If your business is making redundancies, you have a duty to look for alternative employment for any potentially redundant employees. A dismissal is likely to be unfair, if at the time of the dismissal, you did not consider whether any suitable alternative employment existed within your business. This checklist sets out the key issues you need to consider.
Extent and duration of the search
- Your business is not obliged to create alternative employment for redundant employees where none already exists. However, you should make a thorough search for alternative employment and document that search (this will enable you to show the steps your business has taken if you have to produce evidence in defence of an unfair dismissal claim).
- Make sure your business continues to search for possible alternative employment until the date an employee’s dismissal takes effect.
Providing employees with sufficient information
Provide sufficient information about any vacancies to all potentially redundant employees, so they can make an informed decision on whether the position is suitable for them. You should also highlight the financial prospects of any vacant alternative positions. Do not automatically assume an employee would not want to take a more junior role for less money.
Matching vacant roles with potentially redundant employees
- If your business is dealing with more than one potentially redundant employee, ensure that all of them are made aware of any vacancies.
- When it comes to deciding which candidate to award a vacancy to, you do not need to take the same rigorous approach that is required in a redundancy exercise where the selection of employees must be based on objective criteria.
- Any potentially redundant employees on maternity or adoption leave should be offered any suitable alternative vacancies first. If you have other vacancies, your business is then entitled to undertake a competitive interview process and appoint the candidate you consider to be the best for the job, even if this is based on your subjective view. You simply need to act fairly and reasonably.
- Be aware of the risk of discrimination when considering whether there are any suitable vacancies and (if relevant) the process for deciding which potentially redundant employee should be offered each vacancy.
- When you have identified one or more possible alternative jobs, you will need to agree on the method for deciding which potentially redundant employees would be best suited for those roles.
- The amount of administration and time required is likely to increase as the number of potentially redundant employees increases. This, and the fact that an offer must be made before the termination of an employee’s existing employment, should be taken into account when your business is preparing any timetable for a redundancy exercise.
Bringing vacancies to the attention of potentially redundant employees
- Your business will need to decide how to alert potentially redundant employees to the existence of possible alternative jobs. For example:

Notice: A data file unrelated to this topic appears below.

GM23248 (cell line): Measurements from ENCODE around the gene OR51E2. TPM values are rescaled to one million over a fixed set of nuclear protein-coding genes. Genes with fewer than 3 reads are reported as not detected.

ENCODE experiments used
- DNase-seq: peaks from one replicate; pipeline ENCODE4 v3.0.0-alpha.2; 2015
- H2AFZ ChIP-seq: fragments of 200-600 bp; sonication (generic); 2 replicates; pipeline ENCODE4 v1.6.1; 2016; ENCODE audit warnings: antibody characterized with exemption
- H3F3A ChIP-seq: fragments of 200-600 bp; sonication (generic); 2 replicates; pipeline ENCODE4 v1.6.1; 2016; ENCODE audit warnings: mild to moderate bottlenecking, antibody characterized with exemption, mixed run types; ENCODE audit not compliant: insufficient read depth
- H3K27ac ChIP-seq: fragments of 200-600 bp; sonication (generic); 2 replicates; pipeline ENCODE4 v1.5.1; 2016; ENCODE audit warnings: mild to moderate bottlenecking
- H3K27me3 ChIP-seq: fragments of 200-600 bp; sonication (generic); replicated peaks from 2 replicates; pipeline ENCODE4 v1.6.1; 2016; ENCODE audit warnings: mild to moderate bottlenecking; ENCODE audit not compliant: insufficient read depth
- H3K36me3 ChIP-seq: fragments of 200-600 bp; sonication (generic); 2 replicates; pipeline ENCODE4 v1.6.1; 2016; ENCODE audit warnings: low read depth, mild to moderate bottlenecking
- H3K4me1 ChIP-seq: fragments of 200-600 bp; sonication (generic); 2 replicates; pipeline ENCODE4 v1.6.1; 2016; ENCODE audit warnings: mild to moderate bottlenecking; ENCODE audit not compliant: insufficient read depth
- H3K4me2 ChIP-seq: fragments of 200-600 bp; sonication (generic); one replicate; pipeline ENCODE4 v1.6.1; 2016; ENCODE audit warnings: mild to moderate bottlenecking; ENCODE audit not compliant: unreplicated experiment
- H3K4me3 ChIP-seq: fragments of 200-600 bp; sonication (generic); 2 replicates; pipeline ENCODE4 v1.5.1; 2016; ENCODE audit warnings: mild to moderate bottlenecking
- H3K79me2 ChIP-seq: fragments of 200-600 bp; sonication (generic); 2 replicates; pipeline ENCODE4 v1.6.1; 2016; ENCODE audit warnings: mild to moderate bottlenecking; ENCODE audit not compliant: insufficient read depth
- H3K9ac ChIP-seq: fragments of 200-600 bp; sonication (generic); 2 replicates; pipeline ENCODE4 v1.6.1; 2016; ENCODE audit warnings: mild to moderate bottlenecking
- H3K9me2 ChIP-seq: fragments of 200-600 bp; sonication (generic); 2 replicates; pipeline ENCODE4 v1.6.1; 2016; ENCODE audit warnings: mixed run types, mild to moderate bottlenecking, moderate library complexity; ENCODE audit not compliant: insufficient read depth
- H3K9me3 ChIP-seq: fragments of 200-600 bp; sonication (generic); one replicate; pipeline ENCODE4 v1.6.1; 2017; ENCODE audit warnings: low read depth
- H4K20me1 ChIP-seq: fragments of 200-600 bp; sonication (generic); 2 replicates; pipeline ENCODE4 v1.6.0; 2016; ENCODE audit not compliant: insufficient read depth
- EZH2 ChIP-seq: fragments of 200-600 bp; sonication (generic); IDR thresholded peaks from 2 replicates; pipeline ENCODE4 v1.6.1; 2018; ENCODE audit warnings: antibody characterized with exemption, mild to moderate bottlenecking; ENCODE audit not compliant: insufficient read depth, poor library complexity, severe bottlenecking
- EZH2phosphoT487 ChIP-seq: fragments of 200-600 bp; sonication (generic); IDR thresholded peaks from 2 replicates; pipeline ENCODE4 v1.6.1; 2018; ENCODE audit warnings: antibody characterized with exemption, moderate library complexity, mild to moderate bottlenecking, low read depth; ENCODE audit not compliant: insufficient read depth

- for a small group of employees you may want to speak to them as a group or individually, to advise them of the existence of any opportunities and what each involves; or
- for a larger number of potentially redundant employees, it may be more practical to draw their attention to established methods of communicating vacancies (for example, your intranet or notice boards).
- If you use internal methods of communication, you must ensure the information is provided separately to any affected employees without access to those methods of communication (for example, because they are on sick leave or maternity leave).
- It may also be useful to write to each potentially redundant employee confirming the information you have provided in any meetings and providing details of the vacant roles.
- You should offer (and provide sufficient information about) jobs of lower status compared to the job an employee has been dismissed from.
- Discuss the possibility of all alternatives to redundancy with affected employees, including:
- possible alternative vacancies; and
- contractual changes (such as a move to part-time working).
In some cases, it will be appropriate to consider and discuss whether an affected employee should be given another employee’s job with that employee being made redundant (known as “bumping”.
Allocating vacancies between potentially redundant employees
- Any potentially redundant employees on maternity (or adoption) leave have an automatic right to be offered any suitable vacancies first.
- You will need to make arrangements for other potentially redundant employees to be considered for vacancies in which they are interested. For example, once you have provided details of the available vacancies, you can set out a timetable for the applications to be made and for interviews to be held.
- Applications for vacant roles should be limited to potentially redundant employees and, where possible, appointments should be made from that pool of candidates.
If you have any questions about the content of this checklist, please contact
Direct Dial Colchester: 01206 217 054
Direct Dial Clacton: 01255 254 266
Richard is an experienced advocate and is able to provide tribunal representation to clients. He advises on all aspects of employment law including redundancy programmes, severance contracts and policy drafting. He has a particular interest in discrimination law.
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